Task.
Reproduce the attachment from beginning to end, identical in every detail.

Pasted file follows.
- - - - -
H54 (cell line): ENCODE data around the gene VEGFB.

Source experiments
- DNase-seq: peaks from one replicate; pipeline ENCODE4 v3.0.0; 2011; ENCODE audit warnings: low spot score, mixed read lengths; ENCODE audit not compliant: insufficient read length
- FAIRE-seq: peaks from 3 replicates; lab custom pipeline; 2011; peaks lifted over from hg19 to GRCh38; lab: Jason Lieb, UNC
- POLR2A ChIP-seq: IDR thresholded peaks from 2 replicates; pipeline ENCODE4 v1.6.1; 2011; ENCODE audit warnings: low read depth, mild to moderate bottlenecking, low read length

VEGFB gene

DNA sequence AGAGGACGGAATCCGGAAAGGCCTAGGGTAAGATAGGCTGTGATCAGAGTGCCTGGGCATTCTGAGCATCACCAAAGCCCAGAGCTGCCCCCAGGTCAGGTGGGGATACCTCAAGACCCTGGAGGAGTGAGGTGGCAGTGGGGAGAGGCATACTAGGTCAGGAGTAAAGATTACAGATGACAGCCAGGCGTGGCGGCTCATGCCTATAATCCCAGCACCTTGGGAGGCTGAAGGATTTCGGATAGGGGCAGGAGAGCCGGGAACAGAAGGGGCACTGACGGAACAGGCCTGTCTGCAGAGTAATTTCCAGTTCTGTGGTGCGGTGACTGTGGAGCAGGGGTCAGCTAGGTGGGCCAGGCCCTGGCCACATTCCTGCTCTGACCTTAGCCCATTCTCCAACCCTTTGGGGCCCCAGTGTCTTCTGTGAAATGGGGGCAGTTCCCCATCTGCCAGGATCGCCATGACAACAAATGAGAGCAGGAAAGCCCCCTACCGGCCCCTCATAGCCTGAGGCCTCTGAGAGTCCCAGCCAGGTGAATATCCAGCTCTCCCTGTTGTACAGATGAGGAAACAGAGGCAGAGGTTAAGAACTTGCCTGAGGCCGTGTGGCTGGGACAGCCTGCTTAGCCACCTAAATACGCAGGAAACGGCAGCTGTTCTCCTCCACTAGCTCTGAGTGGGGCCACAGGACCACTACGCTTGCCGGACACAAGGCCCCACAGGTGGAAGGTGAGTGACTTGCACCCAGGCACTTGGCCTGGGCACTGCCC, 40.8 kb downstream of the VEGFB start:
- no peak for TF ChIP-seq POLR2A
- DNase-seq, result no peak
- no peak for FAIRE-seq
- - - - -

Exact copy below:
H54 (cell line): ENCODE data around the gene VEGFB.

Source experiments
- DNase-seq: peaks from one replicate; pipeline ENCODE4 v3.0.0; 2011; ENCODE audit warnings: low spot score, mixed read lengths; ENCODE audit not compliant: insufficient read length
- FAIRE-seq: peaks from 3 replicates; lab custom pipeline; 2011; peaks lifted over from hg19 to GRCh38; lab: Jason Lieb, UNC
- POLR2A ChIP-seq: IDR thresholded peaks from 2 replicates; pipeline ENCODE4 v1.6.1; 2011; ENCODE audit warnings: low read depth, mild to moderate bottlenecking, low read length

VEGFB gene

DNA sequence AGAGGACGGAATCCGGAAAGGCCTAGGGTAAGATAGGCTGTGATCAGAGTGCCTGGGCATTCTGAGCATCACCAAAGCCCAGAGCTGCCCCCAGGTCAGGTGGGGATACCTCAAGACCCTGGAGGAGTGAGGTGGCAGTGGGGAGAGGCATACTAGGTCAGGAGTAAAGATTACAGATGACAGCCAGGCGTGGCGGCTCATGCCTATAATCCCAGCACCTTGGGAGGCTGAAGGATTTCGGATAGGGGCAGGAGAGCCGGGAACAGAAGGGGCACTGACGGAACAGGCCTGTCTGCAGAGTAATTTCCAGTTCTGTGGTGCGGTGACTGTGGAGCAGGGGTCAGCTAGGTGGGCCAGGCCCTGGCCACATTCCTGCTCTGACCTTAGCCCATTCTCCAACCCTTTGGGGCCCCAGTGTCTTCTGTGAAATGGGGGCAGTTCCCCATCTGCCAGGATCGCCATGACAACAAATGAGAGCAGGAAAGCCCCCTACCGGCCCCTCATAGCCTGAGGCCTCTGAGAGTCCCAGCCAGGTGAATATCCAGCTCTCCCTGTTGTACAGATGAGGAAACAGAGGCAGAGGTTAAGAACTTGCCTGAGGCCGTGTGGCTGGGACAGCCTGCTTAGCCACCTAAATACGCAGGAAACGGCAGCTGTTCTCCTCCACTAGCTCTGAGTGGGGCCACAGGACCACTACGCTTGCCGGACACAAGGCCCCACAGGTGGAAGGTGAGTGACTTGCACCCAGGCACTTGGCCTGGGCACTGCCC, 40.8 kb downstream of the VEGFB start:
- no peak for TF ChIP-seq POLR2A
- DNase-seq, result no peak
- no peak for FAIRE-seq